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9 Common Types of Medical Malpractice

9 Common Types of Medical Malpractice

Medical malpractice can result in serious injuries, and obtaining a missed or wrong diagnosis is more common than people think. According to the John Hopkins Institute, medical errors are the third-leading cause of fatalities in the United States, with 100,000 to 200,000 deaths every year. Our NYC medical malpractice lawyer describes the nine most common types of medical negligence in the city.

Missed Diagnosis

Patients may visit an emergency department or see their doctor because they aren’t feeling well. It’s not uncommon for doctors to conduct an exam but report that there’s nothing wrong with them. Sometimes, they may state that the patient is suffering from something quite minor and temporary, such as the cold or flu. In these cases, a much more serious condition, such as heart disease, may not be diagnosed in an appropriate amount of time. In these situations, the patient may suffer the most severe types of injuries and even wrongful death.

Delayed Diagnosis

The opposite case is also true. Sometimes a doctor may accurately diagnose a patient, but the diagnosis is not in time.  Using the same example above, the patient may come back for a second or third time complaining of the same symptoms. This may prompt the doctor to perform additional tests and exams, which may result in the right diagnosis. However, that diagnosis may come too late and at a time when the patient has already suffered very serious injuries.

Wrong Diagnosis

In the worst case, a doctor may diagnose a patient with the wrong condition or disease. A wrong diagnosis will also result in serious harm because the patient will not receive the care they need for the condition they are suffering from. They may also be prescribed inappropriate medication, and those drugs may even interfere with the condition the patient is suffering from. Determining that a wrong diagnosis is medical malpractice is not easy because doctors often use a trial and error process when diagnosing patients. Determining if a doctor is liable for malpractice requires examining whether another doctor in the same position would have acted in the same manner.

Failure to Treat

Even when doctors have provided the right diagnosis within an appropriate amount of time, medical malpractice can still occur. Doctors are not only required to be able to identify conditions and diseases, but also know how to treat them, even if it means sending the patient to a specialist. If a doctor properly diagnoses a condition but then does not provide the appropriate treatment available, that is also a case of medical malpractice.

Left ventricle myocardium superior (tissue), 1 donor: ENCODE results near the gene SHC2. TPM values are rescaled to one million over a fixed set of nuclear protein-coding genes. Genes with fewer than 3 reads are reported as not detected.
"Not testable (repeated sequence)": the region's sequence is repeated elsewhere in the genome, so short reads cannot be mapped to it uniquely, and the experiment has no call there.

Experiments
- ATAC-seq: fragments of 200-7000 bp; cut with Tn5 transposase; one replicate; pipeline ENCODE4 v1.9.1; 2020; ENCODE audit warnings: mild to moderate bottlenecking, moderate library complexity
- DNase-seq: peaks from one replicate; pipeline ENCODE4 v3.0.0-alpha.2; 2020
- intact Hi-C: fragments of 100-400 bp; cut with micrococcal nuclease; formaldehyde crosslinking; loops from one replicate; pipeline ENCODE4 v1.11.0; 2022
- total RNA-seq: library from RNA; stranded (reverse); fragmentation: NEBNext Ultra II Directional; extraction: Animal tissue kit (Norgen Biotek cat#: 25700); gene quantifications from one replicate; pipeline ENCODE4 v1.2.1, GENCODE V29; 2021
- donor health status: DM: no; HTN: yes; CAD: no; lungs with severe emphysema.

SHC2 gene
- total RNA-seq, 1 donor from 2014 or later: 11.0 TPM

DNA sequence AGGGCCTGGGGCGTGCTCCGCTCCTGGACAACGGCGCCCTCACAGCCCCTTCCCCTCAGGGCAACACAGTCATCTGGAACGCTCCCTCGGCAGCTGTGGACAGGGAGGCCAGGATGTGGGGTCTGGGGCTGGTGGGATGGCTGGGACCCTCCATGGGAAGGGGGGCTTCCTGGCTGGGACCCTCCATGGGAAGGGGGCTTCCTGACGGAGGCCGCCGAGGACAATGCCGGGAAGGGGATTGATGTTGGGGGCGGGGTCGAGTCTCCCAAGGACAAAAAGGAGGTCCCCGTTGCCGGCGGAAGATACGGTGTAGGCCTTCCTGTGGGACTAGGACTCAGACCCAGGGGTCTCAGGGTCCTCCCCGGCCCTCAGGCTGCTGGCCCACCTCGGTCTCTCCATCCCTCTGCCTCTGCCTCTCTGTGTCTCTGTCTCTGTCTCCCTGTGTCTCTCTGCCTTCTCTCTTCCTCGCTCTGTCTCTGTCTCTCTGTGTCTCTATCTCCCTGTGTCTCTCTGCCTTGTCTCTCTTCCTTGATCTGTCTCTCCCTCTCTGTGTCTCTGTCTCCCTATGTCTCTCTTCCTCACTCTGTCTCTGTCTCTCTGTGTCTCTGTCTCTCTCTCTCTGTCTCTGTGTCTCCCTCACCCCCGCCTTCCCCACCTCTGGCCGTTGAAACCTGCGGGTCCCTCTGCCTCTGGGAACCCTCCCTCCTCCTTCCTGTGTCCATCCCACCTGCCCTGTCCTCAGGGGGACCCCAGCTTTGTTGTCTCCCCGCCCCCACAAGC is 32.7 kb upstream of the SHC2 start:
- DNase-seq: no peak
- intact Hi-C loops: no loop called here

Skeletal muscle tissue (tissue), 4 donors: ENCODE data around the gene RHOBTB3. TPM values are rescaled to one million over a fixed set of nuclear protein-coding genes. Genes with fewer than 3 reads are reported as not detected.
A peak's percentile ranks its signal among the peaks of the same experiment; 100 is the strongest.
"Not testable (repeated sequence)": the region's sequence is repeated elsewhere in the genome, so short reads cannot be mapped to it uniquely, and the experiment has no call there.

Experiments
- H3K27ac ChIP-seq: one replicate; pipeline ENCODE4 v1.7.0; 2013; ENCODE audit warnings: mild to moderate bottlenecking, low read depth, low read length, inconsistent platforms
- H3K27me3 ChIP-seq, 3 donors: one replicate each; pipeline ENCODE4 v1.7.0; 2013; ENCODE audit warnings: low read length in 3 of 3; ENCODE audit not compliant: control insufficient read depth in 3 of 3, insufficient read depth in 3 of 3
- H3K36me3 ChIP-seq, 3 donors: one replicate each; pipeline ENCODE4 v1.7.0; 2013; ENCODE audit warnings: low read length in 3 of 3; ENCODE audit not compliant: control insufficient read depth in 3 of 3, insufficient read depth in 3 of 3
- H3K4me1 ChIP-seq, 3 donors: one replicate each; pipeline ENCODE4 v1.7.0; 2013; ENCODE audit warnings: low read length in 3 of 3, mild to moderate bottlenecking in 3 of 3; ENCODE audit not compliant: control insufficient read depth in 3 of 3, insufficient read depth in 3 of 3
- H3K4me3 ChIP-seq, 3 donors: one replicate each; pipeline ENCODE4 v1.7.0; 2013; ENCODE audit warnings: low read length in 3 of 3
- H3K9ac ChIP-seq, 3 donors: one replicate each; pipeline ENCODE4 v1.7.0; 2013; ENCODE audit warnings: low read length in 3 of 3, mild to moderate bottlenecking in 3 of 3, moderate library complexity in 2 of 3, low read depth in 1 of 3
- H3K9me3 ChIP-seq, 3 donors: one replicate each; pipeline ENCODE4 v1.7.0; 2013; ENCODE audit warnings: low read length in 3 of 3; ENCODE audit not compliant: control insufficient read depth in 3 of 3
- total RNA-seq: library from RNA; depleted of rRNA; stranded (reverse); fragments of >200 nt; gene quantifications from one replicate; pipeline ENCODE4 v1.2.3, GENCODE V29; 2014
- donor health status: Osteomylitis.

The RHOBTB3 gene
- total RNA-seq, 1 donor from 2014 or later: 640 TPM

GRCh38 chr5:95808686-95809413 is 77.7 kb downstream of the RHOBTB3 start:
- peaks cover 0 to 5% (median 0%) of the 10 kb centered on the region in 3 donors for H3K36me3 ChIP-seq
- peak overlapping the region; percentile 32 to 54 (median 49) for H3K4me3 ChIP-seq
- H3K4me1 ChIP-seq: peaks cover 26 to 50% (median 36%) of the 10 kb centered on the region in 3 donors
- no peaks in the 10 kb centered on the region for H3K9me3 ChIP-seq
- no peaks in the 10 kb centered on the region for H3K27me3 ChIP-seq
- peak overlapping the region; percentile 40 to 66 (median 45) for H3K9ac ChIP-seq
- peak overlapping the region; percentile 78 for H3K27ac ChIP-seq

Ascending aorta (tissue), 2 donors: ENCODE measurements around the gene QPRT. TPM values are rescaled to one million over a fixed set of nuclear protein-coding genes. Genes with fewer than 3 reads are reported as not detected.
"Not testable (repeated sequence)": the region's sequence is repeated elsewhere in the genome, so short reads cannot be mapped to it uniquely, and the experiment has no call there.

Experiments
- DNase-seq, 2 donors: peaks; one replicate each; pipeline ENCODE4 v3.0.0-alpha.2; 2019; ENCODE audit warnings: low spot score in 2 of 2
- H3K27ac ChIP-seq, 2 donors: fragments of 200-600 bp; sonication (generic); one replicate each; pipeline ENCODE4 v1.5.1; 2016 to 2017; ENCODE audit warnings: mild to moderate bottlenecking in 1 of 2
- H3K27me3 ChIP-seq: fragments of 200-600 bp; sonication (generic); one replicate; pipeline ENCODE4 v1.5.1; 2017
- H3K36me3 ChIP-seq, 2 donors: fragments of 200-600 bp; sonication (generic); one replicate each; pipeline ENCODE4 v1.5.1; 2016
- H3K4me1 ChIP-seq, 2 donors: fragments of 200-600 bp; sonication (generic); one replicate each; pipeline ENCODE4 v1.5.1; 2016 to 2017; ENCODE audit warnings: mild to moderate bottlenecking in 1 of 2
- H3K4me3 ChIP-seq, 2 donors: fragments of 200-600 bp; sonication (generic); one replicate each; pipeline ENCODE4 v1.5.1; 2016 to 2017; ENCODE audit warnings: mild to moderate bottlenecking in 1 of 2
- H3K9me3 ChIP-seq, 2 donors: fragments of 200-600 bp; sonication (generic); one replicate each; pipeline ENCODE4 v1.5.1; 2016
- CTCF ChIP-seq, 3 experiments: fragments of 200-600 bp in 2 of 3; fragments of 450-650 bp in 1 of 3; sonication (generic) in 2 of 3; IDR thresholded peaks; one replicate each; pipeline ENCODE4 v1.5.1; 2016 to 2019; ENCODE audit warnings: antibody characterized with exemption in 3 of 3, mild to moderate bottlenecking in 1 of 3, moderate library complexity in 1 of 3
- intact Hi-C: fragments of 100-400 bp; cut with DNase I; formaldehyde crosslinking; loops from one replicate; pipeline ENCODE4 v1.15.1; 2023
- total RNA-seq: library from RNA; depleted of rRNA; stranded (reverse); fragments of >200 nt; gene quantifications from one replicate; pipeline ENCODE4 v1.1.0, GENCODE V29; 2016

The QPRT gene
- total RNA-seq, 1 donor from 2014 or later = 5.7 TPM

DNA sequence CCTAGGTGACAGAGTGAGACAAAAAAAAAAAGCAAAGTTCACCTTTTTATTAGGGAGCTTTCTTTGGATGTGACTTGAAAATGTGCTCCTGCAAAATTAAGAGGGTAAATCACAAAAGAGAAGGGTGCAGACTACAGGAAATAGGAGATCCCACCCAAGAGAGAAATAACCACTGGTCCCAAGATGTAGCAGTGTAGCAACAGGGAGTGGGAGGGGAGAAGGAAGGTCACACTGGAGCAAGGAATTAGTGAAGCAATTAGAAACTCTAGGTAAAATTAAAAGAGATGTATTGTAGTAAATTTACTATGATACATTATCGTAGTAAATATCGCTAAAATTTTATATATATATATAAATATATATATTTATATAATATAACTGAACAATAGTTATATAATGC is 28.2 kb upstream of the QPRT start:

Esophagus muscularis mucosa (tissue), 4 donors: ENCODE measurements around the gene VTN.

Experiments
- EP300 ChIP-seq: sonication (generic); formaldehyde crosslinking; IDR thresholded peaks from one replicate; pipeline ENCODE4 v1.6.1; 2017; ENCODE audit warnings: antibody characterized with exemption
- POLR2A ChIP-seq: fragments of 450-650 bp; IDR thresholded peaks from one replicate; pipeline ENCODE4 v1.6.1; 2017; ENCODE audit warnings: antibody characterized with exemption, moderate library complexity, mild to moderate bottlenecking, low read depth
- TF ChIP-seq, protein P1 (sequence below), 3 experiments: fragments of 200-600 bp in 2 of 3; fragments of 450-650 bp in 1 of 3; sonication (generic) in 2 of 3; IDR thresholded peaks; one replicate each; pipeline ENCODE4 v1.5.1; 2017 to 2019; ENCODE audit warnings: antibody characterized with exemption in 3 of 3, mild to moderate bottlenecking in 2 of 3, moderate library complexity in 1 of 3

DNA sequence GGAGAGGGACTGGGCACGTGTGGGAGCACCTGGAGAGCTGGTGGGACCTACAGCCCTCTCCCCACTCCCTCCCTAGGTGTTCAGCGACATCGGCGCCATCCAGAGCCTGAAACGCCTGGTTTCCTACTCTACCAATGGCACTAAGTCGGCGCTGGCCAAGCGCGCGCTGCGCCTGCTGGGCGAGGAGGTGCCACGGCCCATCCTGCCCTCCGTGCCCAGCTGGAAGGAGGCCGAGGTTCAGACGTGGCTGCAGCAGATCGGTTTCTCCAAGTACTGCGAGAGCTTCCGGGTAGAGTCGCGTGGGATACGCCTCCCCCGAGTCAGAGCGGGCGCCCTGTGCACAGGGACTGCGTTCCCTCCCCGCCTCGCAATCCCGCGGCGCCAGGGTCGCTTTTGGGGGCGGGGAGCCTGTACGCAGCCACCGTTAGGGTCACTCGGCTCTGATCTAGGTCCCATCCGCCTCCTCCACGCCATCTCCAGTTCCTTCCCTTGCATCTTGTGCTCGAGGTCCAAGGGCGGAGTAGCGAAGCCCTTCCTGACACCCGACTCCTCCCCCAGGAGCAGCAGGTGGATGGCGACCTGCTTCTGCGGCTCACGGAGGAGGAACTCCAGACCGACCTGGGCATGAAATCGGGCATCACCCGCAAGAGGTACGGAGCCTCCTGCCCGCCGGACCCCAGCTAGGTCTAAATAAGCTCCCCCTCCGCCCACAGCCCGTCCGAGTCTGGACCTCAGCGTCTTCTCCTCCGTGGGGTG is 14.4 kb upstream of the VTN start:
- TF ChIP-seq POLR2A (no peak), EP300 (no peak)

Medication Errors

Patients rely on medication to relieve their pain and treat their condition. They also trust that when a doctor prescribes a medication, it will be the correct one. Unfortunately, medical errors are common. A doctor may prescribe the wrong type or dosage of medicine, or a nurse or other healthcare worker may not properly administer a medication. Pharmacists can also be held liable for medication errors if they do not properly label the medication or give medication to the wrong patient.

Surgical Mistakes

Surgeons work long hours and sometimes they must operate for over 24 hours or more. Still, exhaustion and busy schedules are no excuse for medical negligence in the operating room. Some of the most common surgical errors that form the basis of medical malpractice claims include leaving surgical tools inside of the patient, operating on the wrong site, failing to monitor the patient after the operation, and not conducting a risk assessment before the surgery.

Anesthesia Mistakes

Anesthesia is necessary for surgery, but it also poses certain risks. If anesthesia is not properly administered, it can result in a patient waking up during the surgery, or not waking up at all. Even when patients do survive an anesthesia error, they can sustain permanent brain damage if they were given the wrong medication or an incorrect dose. Anesthesiologists must properly take a patient’s history, and monitor them during and after the operation to ensure the medicine was administered properly.

Birth Injuries

A negligent act that results in a birth injury is devastating to families, at a time when they should be rejoicing and celebrating the new addition to the family. Not every injury that occurs during birth is medical malpractice, but it is important to speak to a lawyer that can determine if you are a victim of medical malpractice. The doctor may have used medial tools incorrectly, pulled too hard on the infant, failed to perform a C-section in time, or otherwise caused a birth injury or defect.

Hospital-Acquired Infections

It is critical that hospitals and other medical centers are thoroughly cleaned and sanitized to ensure that infections do not spread throughout the facility. If viruses and bacteria are allowed to spread, they can spread to other patients and cause significant harm. Not only should the hospital staff thoroughly clean the facility, but doctors are also required to be able to spot the signs of infection early so they can treat it. When hospitals and doctors fail to meet their duty, they can be held liable for medical malpractice.

Our Medical Malpractice Lawyer in New York City Can Help with Your Claim

Doctors, pharmacists, nurses, and other healthcare professionals have the lives of patients in their hands. When they fail to take reasonable care and provide the appropriate and necessary treatment, our New York City medical malpractice lawyer at Silberstein, Awad & Miklos, P.C. are here to help. We know how to go up against major medical facilities, and the insurance companies that represent them, to help you secure the full settlement you deserve. Call us today at 1-877-ASK4SAM or fill out our online form to schedule a free consultation and to learn more about how we can help.